Dominant 7th Arpeggios have many versatile hidden secrets that most players aren’t aware of. In this lesson we’re going to learn how to harness the true powers hidden within the dominant 7th arpeggio.
Most players who are familiar with music theory will associate the dominant 7th arpeggio with the mixolydian mode (mode number five) of the major scale. While this is true, it is just one of many ways in which we can derive this arpeggio. In this lesson we’re going to look at other scales and modes that contain this arpeggio as well as some modern triad pairings to create some super cool altered dominant sounds to add to your arsenal. Let’s Go!
Dominant 7th Arpeggio Basic Theory
Dom 7th Interval Structure : R – 3 – 5 – b7
The most standard way to use the dominant chord or arpeggio is to set up a resolution within a musical progression. This is because the dominant 7th arpeggio has a desire to resolve to the I chord in both major and minor keys.
For example in the key of E major, the V chord would be B7 (B Dominant 7th) which resolves perfectly to the I chord which is of course E Major. Equally in a minor key the same concept is true. In the example of the key of A minor, the V chord would be actually be Eminor. However it is common practice to substitute this chord for a dominant chord of the same root since it has a stronger pull to the I chord. E7 resolves perfectly to the I chord of A minor.
Regardless of scale extensions, as a minimum any scale or chord that has a Root, Major 3rd and a Minor 7th will be considered some kind of dominant tonality.
Dominant 7th Arpeggio Derived from Mixolydian
Mixolydian Mode Interval Structure : R – 2 – 3 – 4 – 5 – 6 – b7
Most commonly you would derive a dominant 7th chord or arpeggio from the Mixolydian mode. The Mixolydian mode is the corresponding mode of the major scale for the dominant chord in a given major or minor key and includes a b7 scale degree. This is the note that is different compared to the major scale. The b7 is the note that will really help define the dominant sound.
Dominant 7th Arpeggio Derived from Dominant Pentatonic Scale
Dominant Pentatonic Interval Structure : R – 3 – 4 – 5 – b7
You may have also noticed within the Mixolydian mode you also can derive the Dominant Pentatonic Scale. This scale is very similar to the standard minor pentatonic that you will likely already know. However this has a major 3rd interval and not a minor 3rd interval.
The dominant pentatonic in itself only has 1 extra note than the dominant 7th arpeggio. Just like the Mixolydian mode the dominant 7th arpeggio is right there in the scale. You can derive a dominant 7th arpeggio from the dominant pentatonic scale simply by eliminating the 4th scale degree.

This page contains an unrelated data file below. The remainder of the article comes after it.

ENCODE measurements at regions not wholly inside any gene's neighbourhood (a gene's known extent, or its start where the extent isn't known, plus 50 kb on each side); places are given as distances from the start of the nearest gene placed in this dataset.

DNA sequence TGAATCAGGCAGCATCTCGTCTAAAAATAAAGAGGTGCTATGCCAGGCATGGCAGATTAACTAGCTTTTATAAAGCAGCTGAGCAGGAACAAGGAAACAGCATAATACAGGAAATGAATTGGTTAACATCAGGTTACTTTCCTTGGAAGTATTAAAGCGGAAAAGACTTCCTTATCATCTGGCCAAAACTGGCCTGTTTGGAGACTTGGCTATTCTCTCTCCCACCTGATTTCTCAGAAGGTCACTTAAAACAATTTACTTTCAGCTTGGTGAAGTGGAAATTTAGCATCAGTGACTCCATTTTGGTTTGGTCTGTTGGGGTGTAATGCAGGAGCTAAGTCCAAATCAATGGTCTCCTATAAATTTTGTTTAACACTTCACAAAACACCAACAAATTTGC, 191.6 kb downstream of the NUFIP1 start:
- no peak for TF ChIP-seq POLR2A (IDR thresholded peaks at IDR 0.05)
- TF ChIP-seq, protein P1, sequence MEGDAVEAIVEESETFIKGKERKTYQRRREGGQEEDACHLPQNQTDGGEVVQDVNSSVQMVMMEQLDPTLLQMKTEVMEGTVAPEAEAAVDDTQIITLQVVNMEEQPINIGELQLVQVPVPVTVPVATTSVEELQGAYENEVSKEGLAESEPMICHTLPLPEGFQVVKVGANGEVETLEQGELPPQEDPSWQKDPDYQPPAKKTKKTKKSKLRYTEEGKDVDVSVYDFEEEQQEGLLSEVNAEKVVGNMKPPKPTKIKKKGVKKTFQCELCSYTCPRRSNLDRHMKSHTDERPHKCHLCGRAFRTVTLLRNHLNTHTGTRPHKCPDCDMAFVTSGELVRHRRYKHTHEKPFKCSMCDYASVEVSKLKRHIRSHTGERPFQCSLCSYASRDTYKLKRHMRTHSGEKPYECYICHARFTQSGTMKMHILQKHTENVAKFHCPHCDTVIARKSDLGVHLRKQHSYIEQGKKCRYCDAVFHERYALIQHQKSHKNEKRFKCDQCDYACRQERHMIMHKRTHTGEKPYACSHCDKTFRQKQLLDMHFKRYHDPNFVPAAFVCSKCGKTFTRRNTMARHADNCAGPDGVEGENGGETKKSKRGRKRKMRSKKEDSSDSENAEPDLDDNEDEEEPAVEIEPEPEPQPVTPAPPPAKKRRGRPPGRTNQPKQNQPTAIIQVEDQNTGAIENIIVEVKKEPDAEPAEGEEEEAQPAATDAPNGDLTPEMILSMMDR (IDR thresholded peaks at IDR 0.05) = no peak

Dominant 7th Arpeggio Derived from The Lydian Dominant Mode
Lydian Dominant Interval Structure : R – 2 – 3 – #4 – 5 – 6 – b7
This is where things start to become very interesting, this is also where the dominant 7th arpeggio starts to take on a different type of sound altogether. The dominant 7th arpeggio can also be derived from two of the modes of the Melodic Minor Scale. The Lydian Dominant mode is mode number four of the Melodic Minor scale.
This now means you can start to merge the dominant 7 sounds with some of the extensions of the Melodic Minor modes to introduce some altered colours into your playing. On top of this it also means that you can play dominant 7ths over altered chords that can be derived from these modes and start to think more outside the box.
Dominant 7th Arpeggio Derived from The Mixolydian b6 Mode
Mixolydian b6 Interval Structure : R – 2 – 3 – 4 – 5 – b6 – b7
The second possibility to derive a dominant arpeggio within melodic minor comes from the Mixolydian b6 mode. The clue is in the name with this one. It’s just like the standard Mixolydian mode but with a b6 alteration. The unique thing here is that you have two dominant chords a whole step apart between these two melodic minor modes. This alone could open up a whole host of original ideas.
Again, experiment with using the dominant 7th arpeggios over the altered dominant chords found within the melodic minor modes.
Dominant 7th Arpeggio Derived from The Phrygian Dominant Mode
Phrygian Dominant Interval Structure : R – b2 – 3 – 4 – 5 – b6 – b7
The Phrygian Dominant mode is mode number 5 of the Harmonic Minor Scale and is one of our absolute favourites for good reason. Phrygian Dominant is every prog players favourite mode, even this mode alone is full of it’s own wondrous secrets.